English version


From Longman Dictionary of Contemporary Englishclientelecli‧en‧tele /ˌkliːənˈtel $ ˌklaɪənˈtel, ˌkliː-/ noun [singular]  BUYall the people who regularly use a shop, restaurant etc The restaurant attracts a young clientele.see thesaurus at customer
Examples from the Corpus
clienteleButler and Patterson will then manage a team of 70 staff for a clientele of 1,500.And a new kind of restaurant had sprung up with expensive menus and a young, confident clientele.Such high design can be lost even on discriminating clientele.Since those heady days the bar and its clientele have undergone a transformation.A few yards way on the nearest path, another tour bus stopped and unleashed its clientele.The hotel's clientele includes diplomats and Hollywood celebrities.Madame Zara caters for a very select clientele.The clientele ranges from young revellers to local residents, culture vultures to sober-suited lawyers reluctant to go home.Administrators at the hospital conceded that they had limited outings as they sought to learn about their clientele.The Border Bar attracts a young clientele.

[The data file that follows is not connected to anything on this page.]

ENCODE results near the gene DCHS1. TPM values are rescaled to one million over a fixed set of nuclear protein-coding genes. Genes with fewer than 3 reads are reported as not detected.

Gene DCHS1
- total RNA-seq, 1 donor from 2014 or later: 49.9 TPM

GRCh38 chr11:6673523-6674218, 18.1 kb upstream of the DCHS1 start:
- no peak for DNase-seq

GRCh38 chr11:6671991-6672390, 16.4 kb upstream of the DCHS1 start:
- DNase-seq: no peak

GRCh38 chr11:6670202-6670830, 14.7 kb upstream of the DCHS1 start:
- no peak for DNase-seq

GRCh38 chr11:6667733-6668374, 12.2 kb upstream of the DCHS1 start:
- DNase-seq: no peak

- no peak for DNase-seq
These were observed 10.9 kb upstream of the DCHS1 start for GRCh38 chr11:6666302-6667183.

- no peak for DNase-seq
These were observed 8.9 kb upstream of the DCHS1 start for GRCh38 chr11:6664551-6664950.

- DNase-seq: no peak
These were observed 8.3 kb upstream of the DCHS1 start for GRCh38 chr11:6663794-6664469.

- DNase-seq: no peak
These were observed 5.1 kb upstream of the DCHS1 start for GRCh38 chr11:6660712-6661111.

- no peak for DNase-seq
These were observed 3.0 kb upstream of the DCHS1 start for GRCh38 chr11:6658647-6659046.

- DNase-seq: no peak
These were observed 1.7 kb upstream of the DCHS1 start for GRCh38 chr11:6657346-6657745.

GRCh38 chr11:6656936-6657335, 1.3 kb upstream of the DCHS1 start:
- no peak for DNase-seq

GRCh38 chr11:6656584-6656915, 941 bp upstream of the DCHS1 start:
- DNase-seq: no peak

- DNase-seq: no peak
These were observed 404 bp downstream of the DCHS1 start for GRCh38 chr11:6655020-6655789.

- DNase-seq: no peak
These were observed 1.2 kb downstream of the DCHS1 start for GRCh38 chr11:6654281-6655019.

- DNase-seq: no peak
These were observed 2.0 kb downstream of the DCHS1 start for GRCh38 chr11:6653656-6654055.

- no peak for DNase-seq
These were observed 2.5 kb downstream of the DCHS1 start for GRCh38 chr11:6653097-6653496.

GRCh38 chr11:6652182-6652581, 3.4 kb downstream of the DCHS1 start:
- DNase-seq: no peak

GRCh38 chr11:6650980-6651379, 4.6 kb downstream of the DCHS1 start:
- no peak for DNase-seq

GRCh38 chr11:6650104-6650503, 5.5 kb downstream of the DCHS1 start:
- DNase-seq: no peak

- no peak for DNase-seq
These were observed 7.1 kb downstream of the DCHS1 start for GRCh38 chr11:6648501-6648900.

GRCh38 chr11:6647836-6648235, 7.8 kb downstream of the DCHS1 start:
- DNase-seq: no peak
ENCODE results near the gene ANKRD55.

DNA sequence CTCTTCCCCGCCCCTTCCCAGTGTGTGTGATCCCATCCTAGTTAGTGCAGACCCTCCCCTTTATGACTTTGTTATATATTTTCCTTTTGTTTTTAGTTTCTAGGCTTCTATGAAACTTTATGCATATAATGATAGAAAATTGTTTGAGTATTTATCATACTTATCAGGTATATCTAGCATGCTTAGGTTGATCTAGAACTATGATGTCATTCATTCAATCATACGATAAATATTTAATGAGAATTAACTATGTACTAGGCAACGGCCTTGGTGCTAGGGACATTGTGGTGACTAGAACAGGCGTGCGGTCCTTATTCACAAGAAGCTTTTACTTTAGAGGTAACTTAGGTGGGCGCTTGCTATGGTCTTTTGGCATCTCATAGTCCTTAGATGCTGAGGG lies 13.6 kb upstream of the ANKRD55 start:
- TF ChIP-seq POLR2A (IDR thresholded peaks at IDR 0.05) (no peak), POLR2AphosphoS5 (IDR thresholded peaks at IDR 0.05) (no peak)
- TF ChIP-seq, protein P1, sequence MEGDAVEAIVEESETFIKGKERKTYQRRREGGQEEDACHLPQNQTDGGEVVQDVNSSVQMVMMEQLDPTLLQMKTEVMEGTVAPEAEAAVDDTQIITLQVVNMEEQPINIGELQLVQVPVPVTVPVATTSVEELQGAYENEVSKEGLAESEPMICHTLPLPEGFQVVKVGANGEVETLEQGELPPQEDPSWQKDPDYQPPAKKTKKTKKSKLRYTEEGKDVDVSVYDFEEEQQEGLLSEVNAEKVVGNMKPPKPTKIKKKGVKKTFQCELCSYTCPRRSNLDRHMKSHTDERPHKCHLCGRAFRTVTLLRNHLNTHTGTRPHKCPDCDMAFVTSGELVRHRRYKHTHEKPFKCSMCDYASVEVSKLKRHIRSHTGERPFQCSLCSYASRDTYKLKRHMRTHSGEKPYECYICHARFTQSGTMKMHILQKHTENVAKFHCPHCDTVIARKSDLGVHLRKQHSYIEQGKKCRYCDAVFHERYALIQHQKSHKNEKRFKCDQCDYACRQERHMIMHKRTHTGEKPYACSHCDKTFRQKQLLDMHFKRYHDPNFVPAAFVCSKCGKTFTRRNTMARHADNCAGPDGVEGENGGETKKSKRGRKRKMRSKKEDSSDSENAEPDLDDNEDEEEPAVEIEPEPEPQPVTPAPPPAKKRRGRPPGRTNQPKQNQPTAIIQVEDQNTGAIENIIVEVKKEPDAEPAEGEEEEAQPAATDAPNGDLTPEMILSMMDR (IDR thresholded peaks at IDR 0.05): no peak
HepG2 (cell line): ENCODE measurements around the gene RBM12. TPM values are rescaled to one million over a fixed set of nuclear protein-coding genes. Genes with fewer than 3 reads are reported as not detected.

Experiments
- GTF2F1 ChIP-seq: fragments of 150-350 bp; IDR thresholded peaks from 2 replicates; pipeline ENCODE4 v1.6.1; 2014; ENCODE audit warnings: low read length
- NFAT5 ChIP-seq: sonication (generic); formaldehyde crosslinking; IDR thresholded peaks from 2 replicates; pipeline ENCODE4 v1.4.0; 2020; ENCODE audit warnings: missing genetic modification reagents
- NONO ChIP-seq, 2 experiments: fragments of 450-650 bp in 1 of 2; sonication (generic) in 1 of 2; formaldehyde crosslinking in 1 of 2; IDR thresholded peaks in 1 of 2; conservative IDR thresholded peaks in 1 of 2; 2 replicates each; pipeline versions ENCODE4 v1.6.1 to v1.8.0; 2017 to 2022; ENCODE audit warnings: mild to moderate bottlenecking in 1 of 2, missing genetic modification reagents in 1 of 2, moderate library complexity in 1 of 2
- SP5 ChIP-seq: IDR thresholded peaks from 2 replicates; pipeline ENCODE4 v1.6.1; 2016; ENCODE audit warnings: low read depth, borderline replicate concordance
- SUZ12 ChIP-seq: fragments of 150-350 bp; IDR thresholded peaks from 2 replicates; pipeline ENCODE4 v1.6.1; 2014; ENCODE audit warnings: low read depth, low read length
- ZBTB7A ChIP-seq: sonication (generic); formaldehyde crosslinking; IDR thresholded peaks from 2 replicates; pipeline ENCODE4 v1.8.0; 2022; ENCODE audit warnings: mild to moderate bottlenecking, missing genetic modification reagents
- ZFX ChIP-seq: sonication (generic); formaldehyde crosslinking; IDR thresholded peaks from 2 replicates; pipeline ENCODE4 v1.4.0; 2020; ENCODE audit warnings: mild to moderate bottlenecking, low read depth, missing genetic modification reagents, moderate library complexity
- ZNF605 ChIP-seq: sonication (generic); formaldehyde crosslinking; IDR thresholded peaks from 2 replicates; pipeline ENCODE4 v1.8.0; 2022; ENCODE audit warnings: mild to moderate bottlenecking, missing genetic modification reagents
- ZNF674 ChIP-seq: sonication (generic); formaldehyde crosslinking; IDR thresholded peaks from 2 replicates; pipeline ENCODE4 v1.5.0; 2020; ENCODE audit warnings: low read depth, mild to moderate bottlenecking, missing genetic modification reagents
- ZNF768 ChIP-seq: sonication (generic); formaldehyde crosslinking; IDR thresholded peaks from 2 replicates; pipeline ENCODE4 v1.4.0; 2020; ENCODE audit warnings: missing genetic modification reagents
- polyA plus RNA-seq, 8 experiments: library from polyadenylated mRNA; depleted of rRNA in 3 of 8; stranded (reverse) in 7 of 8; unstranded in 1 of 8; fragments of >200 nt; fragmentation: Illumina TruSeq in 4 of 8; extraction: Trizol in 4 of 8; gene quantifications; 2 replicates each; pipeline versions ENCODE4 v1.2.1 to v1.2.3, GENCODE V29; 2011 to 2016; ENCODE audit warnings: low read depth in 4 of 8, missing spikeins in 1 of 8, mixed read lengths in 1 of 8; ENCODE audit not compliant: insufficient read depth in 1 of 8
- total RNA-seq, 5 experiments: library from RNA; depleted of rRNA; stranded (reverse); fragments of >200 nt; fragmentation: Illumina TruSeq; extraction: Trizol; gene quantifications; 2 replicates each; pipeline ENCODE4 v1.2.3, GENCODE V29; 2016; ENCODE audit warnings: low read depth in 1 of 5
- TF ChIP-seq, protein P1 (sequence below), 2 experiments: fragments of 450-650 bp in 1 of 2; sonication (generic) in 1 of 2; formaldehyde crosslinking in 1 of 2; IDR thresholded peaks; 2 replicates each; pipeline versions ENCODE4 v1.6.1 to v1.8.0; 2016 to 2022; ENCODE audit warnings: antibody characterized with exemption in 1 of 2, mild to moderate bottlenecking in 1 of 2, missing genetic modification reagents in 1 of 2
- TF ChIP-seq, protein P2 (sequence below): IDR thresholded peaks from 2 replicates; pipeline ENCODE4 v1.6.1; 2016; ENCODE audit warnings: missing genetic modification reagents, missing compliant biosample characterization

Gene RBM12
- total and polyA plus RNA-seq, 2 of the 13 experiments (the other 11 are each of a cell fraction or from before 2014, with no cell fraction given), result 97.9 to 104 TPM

From Longman Business Dictionaryclientelecli‧en‧tele /ˌkliːənˈtelˌklaɪənˈtel, ˌkliː-/ noun [singular] COMMERCEall the people who regularly use the services of a person or organizationHer agency has built up a clientele of over 700 actors.The bar’s clientele was almost entirely male.
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